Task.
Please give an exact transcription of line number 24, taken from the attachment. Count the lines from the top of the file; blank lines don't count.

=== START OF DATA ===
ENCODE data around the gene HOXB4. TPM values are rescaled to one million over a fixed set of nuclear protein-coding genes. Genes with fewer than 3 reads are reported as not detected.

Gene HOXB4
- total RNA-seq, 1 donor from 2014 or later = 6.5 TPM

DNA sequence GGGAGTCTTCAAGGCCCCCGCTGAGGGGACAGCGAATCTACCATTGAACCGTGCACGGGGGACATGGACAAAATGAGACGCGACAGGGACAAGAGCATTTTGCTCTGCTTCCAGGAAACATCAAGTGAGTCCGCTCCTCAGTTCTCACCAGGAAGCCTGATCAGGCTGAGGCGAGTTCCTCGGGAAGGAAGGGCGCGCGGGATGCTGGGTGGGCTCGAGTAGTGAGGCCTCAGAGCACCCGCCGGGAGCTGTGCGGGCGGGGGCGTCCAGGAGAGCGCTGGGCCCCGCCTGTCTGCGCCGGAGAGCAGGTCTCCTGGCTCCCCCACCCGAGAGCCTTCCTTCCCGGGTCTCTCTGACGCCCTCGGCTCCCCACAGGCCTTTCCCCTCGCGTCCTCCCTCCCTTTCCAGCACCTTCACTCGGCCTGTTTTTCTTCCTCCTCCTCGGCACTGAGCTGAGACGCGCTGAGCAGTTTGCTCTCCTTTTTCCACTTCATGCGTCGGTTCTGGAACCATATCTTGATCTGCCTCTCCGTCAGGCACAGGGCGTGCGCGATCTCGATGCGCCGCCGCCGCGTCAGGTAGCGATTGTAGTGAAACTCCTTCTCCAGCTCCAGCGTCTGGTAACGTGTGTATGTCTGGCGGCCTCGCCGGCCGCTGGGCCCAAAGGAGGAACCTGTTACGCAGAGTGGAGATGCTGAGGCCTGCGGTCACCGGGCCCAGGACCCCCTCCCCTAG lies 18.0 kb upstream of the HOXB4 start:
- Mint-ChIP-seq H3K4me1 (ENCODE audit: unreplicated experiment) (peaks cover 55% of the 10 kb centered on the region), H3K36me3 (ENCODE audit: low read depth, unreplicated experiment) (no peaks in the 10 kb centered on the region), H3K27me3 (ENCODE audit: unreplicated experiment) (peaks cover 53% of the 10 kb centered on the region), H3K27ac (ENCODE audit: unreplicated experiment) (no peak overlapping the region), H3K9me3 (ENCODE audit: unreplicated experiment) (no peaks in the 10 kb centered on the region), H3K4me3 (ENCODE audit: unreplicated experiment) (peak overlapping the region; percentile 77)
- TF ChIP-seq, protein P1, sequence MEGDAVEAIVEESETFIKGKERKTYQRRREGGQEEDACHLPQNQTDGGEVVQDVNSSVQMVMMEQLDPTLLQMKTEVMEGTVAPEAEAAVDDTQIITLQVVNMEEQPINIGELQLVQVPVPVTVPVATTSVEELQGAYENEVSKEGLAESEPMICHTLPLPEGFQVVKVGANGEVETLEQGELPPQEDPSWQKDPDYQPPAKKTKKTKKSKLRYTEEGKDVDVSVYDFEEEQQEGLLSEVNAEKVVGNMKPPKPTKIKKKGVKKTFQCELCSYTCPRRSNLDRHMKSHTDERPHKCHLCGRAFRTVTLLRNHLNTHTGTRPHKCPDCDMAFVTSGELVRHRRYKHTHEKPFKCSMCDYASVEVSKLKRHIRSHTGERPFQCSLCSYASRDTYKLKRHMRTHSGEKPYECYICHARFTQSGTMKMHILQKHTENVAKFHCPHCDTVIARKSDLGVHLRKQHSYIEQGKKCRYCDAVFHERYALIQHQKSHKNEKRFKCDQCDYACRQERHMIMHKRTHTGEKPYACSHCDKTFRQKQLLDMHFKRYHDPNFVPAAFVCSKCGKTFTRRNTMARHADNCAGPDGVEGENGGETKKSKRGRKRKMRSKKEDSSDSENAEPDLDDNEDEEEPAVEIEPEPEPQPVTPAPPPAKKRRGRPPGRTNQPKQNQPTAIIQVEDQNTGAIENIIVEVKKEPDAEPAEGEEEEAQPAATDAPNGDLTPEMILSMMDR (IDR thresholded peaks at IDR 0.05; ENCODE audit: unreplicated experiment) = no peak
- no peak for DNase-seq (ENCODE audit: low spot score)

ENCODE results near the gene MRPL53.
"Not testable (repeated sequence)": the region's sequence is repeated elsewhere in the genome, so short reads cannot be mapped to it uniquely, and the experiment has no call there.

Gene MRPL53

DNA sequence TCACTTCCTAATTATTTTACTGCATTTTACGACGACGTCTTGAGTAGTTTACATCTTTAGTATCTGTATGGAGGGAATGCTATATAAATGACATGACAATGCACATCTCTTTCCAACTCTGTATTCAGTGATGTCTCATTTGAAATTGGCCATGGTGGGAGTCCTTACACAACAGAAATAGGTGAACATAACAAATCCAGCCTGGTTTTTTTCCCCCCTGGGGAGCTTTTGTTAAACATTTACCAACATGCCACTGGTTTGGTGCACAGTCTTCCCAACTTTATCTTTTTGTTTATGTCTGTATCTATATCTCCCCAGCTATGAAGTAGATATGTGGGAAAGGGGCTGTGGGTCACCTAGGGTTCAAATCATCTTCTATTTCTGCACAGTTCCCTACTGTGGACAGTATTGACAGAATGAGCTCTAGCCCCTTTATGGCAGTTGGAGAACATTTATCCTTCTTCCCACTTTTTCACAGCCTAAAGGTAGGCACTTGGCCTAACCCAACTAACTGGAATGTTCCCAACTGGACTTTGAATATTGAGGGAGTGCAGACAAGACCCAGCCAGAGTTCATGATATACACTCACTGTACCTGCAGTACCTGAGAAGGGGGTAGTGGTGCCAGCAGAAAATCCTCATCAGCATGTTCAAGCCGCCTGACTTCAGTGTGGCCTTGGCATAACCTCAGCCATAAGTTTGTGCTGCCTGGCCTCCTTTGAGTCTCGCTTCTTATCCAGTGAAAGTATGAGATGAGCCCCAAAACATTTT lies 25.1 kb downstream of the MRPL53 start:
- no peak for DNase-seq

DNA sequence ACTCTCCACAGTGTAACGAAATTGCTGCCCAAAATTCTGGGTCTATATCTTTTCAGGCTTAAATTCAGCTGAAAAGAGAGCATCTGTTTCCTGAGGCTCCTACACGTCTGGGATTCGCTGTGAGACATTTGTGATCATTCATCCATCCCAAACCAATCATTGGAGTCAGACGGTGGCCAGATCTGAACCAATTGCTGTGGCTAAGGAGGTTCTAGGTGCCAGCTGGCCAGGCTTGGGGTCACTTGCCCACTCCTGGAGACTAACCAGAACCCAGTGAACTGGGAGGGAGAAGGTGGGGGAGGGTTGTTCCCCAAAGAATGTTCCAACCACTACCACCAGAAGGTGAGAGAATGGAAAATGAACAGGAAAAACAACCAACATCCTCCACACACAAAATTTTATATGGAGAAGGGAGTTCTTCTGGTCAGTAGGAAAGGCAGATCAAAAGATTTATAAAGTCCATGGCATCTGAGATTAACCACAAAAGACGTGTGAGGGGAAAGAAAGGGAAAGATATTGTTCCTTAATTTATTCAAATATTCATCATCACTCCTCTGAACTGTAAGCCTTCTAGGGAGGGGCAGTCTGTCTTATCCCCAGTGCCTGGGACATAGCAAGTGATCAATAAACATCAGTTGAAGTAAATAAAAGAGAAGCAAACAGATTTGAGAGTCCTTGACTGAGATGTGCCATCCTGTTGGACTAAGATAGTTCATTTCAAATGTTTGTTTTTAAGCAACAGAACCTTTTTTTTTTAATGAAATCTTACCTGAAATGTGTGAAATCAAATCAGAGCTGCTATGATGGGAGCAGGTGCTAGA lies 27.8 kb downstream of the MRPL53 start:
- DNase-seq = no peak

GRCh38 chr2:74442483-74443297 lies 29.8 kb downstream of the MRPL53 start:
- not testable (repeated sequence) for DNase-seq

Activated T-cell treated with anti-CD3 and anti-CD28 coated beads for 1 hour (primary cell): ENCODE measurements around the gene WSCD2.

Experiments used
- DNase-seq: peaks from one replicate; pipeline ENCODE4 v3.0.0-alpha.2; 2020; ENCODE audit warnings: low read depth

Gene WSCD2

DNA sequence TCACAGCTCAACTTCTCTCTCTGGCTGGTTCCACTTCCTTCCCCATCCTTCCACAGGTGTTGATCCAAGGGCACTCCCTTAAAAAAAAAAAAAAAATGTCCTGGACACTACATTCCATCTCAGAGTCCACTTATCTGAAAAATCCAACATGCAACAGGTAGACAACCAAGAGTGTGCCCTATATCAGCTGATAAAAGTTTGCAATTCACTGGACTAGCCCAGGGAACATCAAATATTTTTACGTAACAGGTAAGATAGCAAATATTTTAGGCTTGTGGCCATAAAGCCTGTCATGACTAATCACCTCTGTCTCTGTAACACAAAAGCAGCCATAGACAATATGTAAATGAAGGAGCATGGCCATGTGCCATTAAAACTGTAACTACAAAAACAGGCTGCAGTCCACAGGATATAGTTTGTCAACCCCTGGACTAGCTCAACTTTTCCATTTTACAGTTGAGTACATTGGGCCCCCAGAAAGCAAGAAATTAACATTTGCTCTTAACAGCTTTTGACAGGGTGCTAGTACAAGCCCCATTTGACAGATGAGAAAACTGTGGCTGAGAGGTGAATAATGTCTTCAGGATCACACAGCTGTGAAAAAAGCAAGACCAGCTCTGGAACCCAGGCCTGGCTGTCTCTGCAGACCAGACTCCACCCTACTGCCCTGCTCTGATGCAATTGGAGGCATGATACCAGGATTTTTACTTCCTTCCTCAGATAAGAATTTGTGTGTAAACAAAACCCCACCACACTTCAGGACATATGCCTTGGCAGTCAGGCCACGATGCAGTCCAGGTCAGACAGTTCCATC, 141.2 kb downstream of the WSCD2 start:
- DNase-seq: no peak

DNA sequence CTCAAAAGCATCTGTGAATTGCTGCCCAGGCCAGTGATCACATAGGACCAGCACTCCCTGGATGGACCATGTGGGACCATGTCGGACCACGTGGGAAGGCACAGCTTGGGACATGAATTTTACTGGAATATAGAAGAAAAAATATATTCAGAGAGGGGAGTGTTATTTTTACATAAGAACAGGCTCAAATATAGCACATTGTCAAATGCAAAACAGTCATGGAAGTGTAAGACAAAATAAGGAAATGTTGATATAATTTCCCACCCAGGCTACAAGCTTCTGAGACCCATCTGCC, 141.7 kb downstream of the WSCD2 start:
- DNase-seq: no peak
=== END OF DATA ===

- DNase-seq: no peak